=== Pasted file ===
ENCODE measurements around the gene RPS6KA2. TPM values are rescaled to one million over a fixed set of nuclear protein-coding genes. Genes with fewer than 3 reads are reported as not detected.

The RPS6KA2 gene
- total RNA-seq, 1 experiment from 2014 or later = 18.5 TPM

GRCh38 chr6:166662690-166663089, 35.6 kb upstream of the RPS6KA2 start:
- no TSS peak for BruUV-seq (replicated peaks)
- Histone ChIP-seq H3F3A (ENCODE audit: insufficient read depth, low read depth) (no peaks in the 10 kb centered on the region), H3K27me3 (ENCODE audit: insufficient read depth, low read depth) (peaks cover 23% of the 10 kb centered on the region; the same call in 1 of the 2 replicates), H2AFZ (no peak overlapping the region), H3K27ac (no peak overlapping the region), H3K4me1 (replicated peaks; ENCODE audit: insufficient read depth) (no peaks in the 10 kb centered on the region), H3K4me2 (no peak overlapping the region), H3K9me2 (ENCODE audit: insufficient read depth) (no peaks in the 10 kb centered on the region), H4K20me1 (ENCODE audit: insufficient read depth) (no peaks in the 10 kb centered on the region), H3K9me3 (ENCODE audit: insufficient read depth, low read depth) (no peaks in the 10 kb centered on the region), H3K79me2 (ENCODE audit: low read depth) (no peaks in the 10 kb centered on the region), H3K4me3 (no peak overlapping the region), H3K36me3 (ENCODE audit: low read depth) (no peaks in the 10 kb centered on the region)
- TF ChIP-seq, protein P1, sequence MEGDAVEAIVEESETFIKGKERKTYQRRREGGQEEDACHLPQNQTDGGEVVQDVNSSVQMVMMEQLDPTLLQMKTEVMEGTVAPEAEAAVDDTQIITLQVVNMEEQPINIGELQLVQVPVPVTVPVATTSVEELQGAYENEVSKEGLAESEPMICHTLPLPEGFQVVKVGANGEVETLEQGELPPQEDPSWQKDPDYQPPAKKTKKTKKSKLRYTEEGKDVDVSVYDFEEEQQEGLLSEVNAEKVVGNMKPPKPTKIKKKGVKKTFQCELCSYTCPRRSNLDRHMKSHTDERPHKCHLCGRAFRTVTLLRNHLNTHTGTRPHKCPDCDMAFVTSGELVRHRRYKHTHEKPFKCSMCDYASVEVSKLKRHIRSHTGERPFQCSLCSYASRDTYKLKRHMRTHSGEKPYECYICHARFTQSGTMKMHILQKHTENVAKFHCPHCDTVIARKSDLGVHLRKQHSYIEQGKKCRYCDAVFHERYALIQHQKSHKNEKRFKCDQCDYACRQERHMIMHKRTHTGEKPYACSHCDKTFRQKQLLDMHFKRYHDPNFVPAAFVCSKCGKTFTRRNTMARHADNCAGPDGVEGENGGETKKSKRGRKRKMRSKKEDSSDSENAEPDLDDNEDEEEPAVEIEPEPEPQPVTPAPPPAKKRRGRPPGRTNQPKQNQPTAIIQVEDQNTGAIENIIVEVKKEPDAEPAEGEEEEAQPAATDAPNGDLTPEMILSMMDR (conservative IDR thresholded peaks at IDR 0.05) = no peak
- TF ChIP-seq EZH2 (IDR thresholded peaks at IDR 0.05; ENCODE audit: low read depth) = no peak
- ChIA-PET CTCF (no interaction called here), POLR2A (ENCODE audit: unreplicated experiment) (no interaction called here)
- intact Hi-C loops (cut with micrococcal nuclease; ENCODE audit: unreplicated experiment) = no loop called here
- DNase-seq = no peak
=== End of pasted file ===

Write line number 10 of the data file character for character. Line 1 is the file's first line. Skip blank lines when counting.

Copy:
- intact Hi-C loops (cut with micrococcal nuclease; ENCODE audit: unreplicated experiment) = no loop called here